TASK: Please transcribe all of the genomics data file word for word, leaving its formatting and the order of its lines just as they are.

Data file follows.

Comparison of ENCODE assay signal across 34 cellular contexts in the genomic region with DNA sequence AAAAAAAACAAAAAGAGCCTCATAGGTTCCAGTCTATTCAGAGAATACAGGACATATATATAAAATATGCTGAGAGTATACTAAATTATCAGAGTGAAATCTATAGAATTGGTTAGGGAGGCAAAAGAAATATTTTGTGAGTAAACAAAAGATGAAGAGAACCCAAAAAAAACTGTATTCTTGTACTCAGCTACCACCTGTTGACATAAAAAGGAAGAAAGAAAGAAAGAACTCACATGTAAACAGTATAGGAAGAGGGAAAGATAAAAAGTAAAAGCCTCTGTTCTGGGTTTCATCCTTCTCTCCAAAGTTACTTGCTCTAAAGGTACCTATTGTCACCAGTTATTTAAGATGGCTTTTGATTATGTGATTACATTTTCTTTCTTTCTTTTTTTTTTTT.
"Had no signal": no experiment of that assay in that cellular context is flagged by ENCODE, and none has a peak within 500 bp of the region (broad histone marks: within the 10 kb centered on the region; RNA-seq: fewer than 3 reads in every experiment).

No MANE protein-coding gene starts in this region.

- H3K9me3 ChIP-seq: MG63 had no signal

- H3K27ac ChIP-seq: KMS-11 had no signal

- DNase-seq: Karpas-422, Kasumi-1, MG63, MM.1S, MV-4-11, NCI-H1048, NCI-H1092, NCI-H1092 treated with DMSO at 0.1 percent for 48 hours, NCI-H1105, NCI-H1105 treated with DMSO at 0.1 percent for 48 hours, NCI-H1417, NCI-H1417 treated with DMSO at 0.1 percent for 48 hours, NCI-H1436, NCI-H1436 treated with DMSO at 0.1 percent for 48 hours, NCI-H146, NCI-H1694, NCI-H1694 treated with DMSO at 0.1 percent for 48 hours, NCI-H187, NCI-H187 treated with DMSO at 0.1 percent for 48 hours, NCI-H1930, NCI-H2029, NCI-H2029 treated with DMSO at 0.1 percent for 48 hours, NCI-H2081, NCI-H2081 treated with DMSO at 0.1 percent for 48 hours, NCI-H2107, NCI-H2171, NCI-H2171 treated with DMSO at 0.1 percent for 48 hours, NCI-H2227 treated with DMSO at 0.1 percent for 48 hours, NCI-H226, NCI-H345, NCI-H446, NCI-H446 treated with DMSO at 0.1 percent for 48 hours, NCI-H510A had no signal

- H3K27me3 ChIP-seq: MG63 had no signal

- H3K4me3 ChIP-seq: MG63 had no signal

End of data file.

Comparison of ENCODE assay signal across 34 cellular contexts in the genomic region with DNA sequence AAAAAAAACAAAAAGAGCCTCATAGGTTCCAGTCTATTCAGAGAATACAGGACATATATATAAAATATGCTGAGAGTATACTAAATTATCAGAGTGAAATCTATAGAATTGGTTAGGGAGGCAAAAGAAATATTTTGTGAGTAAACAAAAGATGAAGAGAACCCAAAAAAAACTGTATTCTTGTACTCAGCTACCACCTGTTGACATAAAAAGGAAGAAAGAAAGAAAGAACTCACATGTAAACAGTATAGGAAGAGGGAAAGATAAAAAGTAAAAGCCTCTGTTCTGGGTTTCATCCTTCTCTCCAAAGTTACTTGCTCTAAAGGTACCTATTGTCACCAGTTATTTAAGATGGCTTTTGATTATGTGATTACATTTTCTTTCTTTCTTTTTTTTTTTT.
"Had no signal": no experiment of that assay in that cellular context is flagged by ENCODE, and none has a peak within 500 bp of the region (broad histone marks: within the 10 kb centered on the region; RNA-seq: fewer than 3 reads in every experiment).

No MANE protein-coding gene starts in this region.

- H3K9me3 ChIP-seq: MG63 had no signal

- H3K27ac ChIP-seq: KMS-11 had no signal

- DNase-seq: Karpas-422, Kasumi-1, MG63, MM.1S, MV-4-11, NCI-H1048, NCI-H1092, NCI-H1092 treated with DMSO at 0.1 percent for 48 hours, NCI-H1105, NCI-H1105 treated with DMSO at 0.1 percent for 48 hours, NCI-H1417, NCI-H1417 treated with DMSO at 0.1 percent for 48 hours, NCI-H1436, NCI-H1436 treated with DMSO at 0.1 percent for 48 hours, NCI-H146, NCI-H1694, NCI-H1694 treated with DMSO at 0.1 percent for 48 hours, NCI-H187, NCI-H187 treated with DMSO at 0.1 percent for 48 hours, NCI-H1930, NCI-H2029, NCI-H2029 treated with DMSO at 0.1 percent for 48 hours, NCI-H2081, NCI-H2081 treated with DMSO at 0.1 percent for 48 hours, NCI-H2107, NCI-H2171, NCI-H2171 treated with DMSO at 0.1 percent for 48 hours, NCI-H2227 treated with DMSO at 0.1 percent for 48 hours, NCI-H226, NCI-H345, NCI-H446, NCI-H446 treated with DMSO at 0.1 percent for 48 hours, NCI-H510A had no signal

- H3K27me3 ChIP-seq: MG63 had no signal

- H3K4me3 ChIP-seq: MG63 had no signal